Embracing Agricultural Technology Innovations for Sustainable Farming Practices

With the increasing need for cultivating more food in less arable lands, enabling farmers to work smarter, not harder has been a strategic imperative. Technological innovations in agriculture have become the bedrock of driving this transformative shift.

Digitisation and automation brought about by agricultural technology hold the power to transform today’s food production landscape. 

In this article, we’ll delve deeper into various agricultural technology innovations. 

What is Agricultural technology?

Agricultural technology, also known as agro-technology, is the process of implementing advanced technologies in agriculture, aquaculture, and horticulture in order to increase yield, profitability, and production efficacy.

Importance of Implementing Agricultural Technology

Between 2000 and 2021, the global food production of primary crops, such as corn, wheat, etc., increased by 54%, hitting 9.5 billion tonnes in 2021. 

Despite this increase in crop production, as many as 828 million people — about 10% of the global population — suffer from starvation. Recurrent economic shocks, severe weather conditions, and ongoing conflicts around the world have exacerbated the existing food crisis. Having around 9.8 million people worldwide to feed daily, transforming traditional agricultural practices has now become dire. 

Let’s go through the importance of agricultural technology innovations:

  • Higher Crop production: Implementing a combination of advanced technologies in farming helps farmers monitor crop production processes more efficiently. Leveraging advanced data analytics and algorithms helps them streamline processes, optimise resource management and tailor input to get expected production as the outcome.

    The result is improved production yield at minimal resource utilization and resource wastage. Case in point: according to a study, farmers implementing AgriTech Analytics reported seeing around 57% increase in crop production within three to six months. After a year, yields improve by 75%. 

  • Decreased Use of Water, Fertiliser, and Pesticides: As we have already stated, advanced technologies, such as precision farming, enable farmers to produce high yields, ensuring optimised utilisation of resources – water, pesticides, fertilisers, etc.

    Traditional chlorinated hydrocarbon insecticides are highly soluble compounds that can easily leach into groundwater, resulting in contamination of water. Needless to mention, water contamination poses a great threat to aquatic wildlife, thus throwing the entire aquatic ecosystem off balance.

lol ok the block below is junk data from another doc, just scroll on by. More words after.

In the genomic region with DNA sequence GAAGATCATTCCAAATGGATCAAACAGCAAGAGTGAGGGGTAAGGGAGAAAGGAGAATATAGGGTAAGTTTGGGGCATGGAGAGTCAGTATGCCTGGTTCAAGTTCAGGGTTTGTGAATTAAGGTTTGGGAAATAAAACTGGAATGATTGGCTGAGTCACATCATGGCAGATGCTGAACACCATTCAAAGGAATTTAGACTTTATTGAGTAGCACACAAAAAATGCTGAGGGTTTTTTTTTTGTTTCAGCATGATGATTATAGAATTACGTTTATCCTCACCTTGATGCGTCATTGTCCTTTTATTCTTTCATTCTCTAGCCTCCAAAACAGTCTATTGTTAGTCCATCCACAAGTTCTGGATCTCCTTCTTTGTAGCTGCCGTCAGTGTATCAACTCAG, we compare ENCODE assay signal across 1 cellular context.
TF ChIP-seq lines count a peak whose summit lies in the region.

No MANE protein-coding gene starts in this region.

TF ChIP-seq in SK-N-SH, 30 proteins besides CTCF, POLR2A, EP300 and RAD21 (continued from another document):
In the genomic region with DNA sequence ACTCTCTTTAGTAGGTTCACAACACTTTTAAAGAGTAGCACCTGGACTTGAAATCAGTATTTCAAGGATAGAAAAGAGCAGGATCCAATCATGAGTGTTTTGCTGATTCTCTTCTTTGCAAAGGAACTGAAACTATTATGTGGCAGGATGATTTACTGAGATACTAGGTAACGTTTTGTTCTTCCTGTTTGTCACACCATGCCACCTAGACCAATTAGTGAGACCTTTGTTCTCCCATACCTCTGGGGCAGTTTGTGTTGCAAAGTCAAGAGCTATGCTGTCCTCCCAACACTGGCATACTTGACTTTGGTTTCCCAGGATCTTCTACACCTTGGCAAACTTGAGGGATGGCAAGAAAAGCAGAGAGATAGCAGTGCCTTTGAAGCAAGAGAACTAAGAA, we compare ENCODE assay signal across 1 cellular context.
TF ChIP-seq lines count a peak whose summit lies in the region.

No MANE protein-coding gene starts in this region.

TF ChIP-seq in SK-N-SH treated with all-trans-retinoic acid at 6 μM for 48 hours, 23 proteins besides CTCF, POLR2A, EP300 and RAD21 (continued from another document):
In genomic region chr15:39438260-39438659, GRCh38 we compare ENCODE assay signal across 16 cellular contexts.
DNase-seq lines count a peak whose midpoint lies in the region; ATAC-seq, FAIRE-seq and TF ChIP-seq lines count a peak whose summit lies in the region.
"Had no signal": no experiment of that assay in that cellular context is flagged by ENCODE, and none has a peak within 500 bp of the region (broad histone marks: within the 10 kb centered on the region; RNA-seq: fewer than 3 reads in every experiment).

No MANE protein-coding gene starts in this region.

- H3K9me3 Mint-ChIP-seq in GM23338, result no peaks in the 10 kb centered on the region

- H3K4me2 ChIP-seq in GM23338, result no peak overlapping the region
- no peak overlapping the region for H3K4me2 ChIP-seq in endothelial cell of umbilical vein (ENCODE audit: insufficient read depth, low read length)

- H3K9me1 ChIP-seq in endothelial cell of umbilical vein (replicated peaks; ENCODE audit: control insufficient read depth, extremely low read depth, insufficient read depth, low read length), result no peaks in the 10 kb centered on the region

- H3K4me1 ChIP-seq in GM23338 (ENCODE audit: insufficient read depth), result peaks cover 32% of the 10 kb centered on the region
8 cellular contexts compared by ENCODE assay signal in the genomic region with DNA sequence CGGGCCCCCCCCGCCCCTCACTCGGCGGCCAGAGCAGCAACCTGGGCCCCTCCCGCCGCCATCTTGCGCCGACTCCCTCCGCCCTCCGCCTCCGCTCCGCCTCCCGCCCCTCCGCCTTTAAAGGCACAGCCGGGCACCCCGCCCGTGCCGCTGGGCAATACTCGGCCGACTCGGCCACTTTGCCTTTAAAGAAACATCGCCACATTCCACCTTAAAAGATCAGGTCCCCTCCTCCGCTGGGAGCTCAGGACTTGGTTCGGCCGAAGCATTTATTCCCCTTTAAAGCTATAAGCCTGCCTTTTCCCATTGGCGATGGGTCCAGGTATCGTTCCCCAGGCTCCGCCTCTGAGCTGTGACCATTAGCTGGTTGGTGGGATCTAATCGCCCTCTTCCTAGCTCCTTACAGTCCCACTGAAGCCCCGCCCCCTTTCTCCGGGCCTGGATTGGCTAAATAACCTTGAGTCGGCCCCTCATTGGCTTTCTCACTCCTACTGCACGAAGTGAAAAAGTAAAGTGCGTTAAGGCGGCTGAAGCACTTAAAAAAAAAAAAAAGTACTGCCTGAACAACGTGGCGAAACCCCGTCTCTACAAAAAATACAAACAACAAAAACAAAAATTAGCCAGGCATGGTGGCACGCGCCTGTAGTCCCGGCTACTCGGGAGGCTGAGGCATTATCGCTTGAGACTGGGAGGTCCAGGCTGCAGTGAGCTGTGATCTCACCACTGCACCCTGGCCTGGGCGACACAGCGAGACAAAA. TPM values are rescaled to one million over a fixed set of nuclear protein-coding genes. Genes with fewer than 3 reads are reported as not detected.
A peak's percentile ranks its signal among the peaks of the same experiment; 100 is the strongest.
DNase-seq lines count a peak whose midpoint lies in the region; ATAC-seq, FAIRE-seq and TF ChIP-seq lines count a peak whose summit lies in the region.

On the other hand, excessive use of fertilisers, such as urea, ammonium nitrate, potassium chloride, etc., can cause nutrients to run off in the water, resulting in algal blooms, eutrophication, and oxygen depletion.

    In addition, these compounds derived from non-renewable sources can cause soil acidification, GHG emissions during the production phase, loss of biodiversity, etc. Since agrotech helps reduce the dependence on these harmful compounds, it plays a crucial role in safeguarding the ecosystem. 

  • Reduced Impact on Natural Ecosystems: Advanced monitoring tools, farming technologies, and augmented decision-making with agricultural technology help preserve biodiversity, and reduce the impact of chemical-based products on the natural ecosystem. 

Technological Innovations Used in Agriculture

Let’s go to the technological breakthroughs reshaping the agricultural landscape.

Precision Farming 

Precision agriculture (PA) is an advanced agriculture management strategy that leverages sophisticated technologies to enable data-driven observation, measurement, and response to inter- and intra-field variability in crops. This data-driven information empowers farmers to customise interventions in a specific area of a field and for maximum yield with limited resources. 

PA integrates data from advanced systems such as GIS, GPS, drones, etc., thus enabling efficient monitoring of factors that impact production yield – such as plant health, probability of rainfall, soil moisture content, etc. 

This targeted approach to crop production not only maximises yield or optimises resource utilisation, but it also fosters sustainable agricultural practices to mitigate environmental pollution.

Drones

Unmanned aerial vehicles (UAV)/drones are equipped with high-resolution cameras and sensors that provide farmers with aerial images of agricultural farms. Extracting valuable insights from information gathered by drones helps enable efficient production monitoring and surveying extensive fields.

The high-end airborne capability of a drone facilitates capturing a wide range of pictures – from standard visible-light images to multispectral imagery that helps analyse various soil, crop, and field parameters. In addition, they can more efficiently figure out crop issues on a granular basis.